6. Platelet (or thrombocyte) count: These are the cells responsible for clotting. Platelets prevent you from bleeding to death from a small cut or skinned knee. If there aren’t enough (thrombocytopenia), you can have uncontrolled/life threatening bleeding. If there are too many, you can get blood clots in places you shouldn’t.

How are CBCs taken?

The CBC is a blood draw. Typically the blood is drawn from the vein that runs on the inside of the arm (called the antecubital area), but it can be drawn from just about any blood vessel.

Do I have to fast for the CBC test?

No. It can be done anytime.

Is the CBC test expensive?

Everything in medicine is expensive. As far as tests and how much information it can give, a CBC is relatively cheap.  Depending on where it is drawn (office, hospital, lab facility, etc.) it can range from $15-65. The average CBC drawn in the facilities around me are in the $30-35 range.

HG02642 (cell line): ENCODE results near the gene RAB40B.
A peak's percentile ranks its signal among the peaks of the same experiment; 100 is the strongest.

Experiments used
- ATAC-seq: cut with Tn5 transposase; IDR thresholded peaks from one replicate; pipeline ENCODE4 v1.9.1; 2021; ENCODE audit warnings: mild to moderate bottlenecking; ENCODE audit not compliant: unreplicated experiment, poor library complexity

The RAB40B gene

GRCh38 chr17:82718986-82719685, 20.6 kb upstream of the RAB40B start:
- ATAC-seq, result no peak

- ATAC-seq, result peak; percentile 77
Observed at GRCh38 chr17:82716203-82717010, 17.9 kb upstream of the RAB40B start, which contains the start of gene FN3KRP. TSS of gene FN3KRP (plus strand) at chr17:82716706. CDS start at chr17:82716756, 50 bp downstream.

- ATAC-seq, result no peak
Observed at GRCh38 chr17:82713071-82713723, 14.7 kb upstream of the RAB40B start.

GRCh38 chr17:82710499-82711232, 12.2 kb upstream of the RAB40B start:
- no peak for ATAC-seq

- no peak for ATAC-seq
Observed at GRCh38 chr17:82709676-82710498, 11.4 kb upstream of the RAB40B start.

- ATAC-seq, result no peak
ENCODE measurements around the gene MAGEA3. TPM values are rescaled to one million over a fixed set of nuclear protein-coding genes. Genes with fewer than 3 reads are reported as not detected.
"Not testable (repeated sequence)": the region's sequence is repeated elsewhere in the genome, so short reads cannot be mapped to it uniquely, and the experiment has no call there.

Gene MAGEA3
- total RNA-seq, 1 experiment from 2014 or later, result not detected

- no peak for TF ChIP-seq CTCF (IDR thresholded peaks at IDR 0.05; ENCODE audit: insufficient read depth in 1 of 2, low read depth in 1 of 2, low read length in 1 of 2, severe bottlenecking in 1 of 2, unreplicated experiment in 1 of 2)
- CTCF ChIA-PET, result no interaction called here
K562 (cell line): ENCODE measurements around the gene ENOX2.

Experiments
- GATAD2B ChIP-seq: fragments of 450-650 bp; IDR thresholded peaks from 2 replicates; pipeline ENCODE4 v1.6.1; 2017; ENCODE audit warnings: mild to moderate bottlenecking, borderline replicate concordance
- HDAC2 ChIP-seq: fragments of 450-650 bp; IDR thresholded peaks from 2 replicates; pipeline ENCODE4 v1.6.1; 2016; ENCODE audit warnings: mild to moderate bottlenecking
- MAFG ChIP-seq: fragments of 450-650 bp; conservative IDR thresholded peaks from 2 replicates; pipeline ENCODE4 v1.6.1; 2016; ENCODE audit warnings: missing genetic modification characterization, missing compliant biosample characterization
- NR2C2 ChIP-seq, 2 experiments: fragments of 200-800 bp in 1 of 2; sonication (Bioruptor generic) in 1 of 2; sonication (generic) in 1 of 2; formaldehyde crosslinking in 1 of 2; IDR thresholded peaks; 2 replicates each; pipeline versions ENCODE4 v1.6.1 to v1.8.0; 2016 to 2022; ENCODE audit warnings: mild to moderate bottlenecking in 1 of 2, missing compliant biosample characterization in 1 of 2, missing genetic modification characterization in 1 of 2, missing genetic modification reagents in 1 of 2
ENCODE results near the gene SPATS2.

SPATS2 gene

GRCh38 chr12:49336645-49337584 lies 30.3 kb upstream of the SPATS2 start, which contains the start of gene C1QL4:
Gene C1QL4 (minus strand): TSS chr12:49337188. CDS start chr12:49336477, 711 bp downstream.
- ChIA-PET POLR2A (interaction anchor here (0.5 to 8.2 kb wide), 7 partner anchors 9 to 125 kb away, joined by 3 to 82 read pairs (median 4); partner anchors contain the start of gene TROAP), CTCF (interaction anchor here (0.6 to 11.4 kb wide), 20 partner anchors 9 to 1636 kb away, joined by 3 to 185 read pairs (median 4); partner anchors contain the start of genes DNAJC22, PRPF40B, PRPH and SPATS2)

What diseases does a normal CBC rule out?

While there will always be the one in a million exception (perhaps the disease is so early in the course that the cell lines haven’t  been affected yet), the test generally rules out tons of diseases including, but not limited to: anemias of all sorts,  many cancers and leukemias, thrombocytopenia, polycythemia, infections, effects of chemotherapy,  bone marrow problems, some autoimmune disorders, and some medication effects.

Why would my pediatrician order a CBC?